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I attended a in-person interview recently and performed well. But surprisingly I got rejected. When I asked the HR for reason, he contacted the technical interviewer and told me that I was syntactically wrong while coding.

I used Google Guava for coding. So my code looked like this:

List<String> items = Lists.newArrayList()

instead of

List<String> items =new ArrayList<String>();

I know that the code will compile and work as expected.Is it ok to use third party libraries like Google Guava in interviews?

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20  
I would read your version as "This person doesn't even know how to construct a list of strings" if I were interviewing you because I have 0 familiarity with "Google Guava". I wouldn't say don't do this in the future so much as, ask before doing odd things in an interview. The interviewer might take it as a plus that you know this thing if they know it too, or as was this case, they might think you're just scrawling gibberish because they don't know any better. –  Jimmy Hoffa Oct 8 '12 at 18:32
    
I've got some bad news for you. One of two things is true. Either the company actually rejected you over this issue, in which case they're morons you don't want to work with, or this was far from the only concern they had about you in your interview. –  Kevin Bourrillion Jan 18 '13 at 15:00
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3 Answers

up vote 30 down vote accepted

If you are doing something, non-standard at an interview - ask. Or at least say you are using Guava.

I do ask a simple Java question early in an interview. I usually tell candidates they can assume anything they want so long as they tell me what it is. In a simple question like this, if the candidate asked to use Guice, I'd probably say not to - just use core Java. I need to know candidates know core Java.

What happens if the interviewer doesn't know the library you chose or it isn't available at the company? (Not everything open source can be used at every company.)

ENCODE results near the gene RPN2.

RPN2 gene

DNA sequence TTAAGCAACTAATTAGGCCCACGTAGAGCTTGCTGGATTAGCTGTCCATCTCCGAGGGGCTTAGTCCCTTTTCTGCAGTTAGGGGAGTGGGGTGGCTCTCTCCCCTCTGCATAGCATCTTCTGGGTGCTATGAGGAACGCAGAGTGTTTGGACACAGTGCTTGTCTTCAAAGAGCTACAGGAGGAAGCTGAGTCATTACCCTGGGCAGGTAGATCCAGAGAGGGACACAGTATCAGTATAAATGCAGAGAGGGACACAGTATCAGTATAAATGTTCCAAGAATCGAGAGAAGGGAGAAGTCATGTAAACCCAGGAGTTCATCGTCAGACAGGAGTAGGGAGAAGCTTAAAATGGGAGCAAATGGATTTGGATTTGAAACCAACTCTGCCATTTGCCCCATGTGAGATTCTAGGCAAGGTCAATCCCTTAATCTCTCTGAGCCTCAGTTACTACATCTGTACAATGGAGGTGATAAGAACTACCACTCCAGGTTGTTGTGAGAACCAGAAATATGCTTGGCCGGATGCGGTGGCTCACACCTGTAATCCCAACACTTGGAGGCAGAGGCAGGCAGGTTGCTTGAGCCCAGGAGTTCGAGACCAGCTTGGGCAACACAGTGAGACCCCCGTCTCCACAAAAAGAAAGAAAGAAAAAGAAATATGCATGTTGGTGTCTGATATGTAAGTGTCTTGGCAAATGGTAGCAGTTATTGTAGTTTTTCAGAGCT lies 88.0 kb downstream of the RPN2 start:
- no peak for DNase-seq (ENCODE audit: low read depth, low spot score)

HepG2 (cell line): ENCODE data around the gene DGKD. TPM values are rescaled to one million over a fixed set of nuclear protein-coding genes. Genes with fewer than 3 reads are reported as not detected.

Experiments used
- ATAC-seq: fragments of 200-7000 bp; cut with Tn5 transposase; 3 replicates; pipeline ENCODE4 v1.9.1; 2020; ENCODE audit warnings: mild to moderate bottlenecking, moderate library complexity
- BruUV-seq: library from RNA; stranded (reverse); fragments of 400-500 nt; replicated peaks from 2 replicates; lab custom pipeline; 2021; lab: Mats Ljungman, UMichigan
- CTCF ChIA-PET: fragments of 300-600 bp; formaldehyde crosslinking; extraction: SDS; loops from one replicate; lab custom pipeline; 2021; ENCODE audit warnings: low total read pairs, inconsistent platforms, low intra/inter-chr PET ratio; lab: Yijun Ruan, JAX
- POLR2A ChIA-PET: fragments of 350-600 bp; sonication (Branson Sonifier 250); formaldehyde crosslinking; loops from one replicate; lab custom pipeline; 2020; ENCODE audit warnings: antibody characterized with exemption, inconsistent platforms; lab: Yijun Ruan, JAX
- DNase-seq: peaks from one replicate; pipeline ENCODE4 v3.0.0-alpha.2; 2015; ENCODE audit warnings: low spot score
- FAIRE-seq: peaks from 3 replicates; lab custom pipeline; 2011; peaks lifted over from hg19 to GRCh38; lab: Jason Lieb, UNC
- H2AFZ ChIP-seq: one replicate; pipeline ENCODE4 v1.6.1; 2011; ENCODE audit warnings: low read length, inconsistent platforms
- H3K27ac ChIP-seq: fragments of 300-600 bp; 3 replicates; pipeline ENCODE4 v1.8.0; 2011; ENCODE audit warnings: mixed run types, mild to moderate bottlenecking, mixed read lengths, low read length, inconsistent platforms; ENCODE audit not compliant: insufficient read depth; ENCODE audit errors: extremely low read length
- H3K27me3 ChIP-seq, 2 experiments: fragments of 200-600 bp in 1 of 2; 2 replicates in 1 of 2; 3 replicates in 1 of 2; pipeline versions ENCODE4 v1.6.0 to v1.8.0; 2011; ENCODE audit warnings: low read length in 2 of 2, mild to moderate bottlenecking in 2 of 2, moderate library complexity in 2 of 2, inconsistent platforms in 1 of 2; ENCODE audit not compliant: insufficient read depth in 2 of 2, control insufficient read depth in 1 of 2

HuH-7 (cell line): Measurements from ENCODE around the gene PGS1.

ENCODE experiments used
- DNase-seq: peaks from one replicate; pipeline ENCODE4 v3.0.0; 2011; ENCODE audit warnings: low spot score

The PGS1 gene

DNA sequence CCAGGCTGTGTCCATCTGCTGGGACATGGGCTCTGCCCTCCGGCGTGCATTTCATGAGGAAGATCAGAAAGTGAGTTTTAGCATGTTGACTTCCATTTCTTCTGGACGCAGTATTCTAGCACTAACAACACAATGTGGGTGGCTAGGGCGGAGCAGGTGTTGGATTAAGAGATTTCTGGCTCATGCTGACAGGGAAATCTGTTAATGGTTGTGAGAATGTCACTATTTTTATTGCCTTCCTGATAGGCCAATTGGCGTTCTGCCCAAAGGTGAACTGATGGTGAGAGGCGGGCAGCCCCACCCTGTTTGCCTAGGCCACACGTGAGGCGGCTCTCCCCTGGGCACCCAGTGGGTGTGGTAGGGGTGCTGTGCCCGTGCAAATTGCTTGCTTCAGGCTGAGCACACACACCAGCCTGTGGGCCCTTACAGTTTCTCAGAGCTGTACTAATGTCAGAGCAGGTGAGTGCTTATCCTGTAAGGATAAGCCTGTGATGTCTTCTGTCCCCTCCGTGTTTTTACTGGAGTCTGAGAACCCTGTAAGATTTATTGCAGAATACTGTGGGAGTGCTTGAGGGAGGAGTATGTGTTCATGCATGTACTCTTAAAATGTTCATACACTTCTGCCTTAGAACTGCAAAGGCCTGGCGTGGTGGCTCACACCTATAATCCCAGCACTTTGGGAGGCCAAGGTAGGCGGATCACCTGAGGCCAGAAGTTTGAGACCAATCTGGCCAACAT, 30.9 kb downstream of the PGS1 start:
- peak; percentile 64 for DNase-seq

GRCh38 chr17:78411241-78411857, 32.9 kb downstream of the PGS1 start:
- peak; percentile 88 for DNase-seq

Try to avoid being clever at interviews. Too many "Java developers" don't know how to write Java. The interviewer has to assume incompetence before cleverness.

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You say,

I know that the code will compile and work as expected.

... but as you've learned, it won't... because you didn't confirm that the correct version is available at build time, on the build machine(s).

That's not the point though. The point, and the root cause of your not getting hired, is that you failed to communicate with the interviewer. You didn't communicate a requirement or dependency for the code you were writing. Personally, I would consider that a large assumption (dependency management can be a pretty big deal that involves static analysis, code reviews, dev training, build, the installer/deployment, legal, SLAs, etc).

So now you know, and knowing is half the battle. But that doesn't really help. What does is a big tip that I got when doing interviews:

For every line you write on the whiteboard, say something relevant.

Start with these as you're writing each line:

  • "I'm thinking that ..."
  • "This makes sense because... "
  • "This assumes that... "

In your scenario, I would have said something along the lines of:

"I'm thinking that a simple list of strings should suffice, so I'll just pull one out of Guava."

... or even

"Is it safe to assume that the Guava libraries are available?"


As a point of interest, I write .NET/C# and I asked in an interview at Microsoft if it was safe to assume that I could use LINQ. The answer was no.

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Off topic, what did they want you to use instead of LINQ? –  Jeanne Boyarsky Oct 8 '12 at 19:34
    
@JeanneBoyarsky: The particular questions I was being asked were designed to gauge more imperative programming skills/techniques than declarative or functional. –  Steve Evers Oct 8 '12 at 20:04
1  
+1 for asking. As a point of interest, when I interviewed at Google I asked if I could use Guava and my interviewer was OK with it. YMMV of course. –  Daniel Pryden Oct 9 '12 at 1:27
1  
@DanielPryden: Absolutely, but the question appeared too easy with LINQ, which is what prompted my asking. Later in the interview (process... different person), they were perfectly fine with my using LINQ. I asked again because it didn't seem like it was the crux of the issue that we were discussing and it made the code cleaner/shorter to write. –  Steve Evers Oct 9 '12 at 4:20
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Would adding an import at the top help in showing what lib/class you are using?

import com.google.common.collect.Lists;

List<String> items = Lists.newArrayList();
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2  
According to the OP he technical interviewer didn't know Google Guava, so most likely the import won't ring a bell. –  THelper Oct 15 '12 at 7:29
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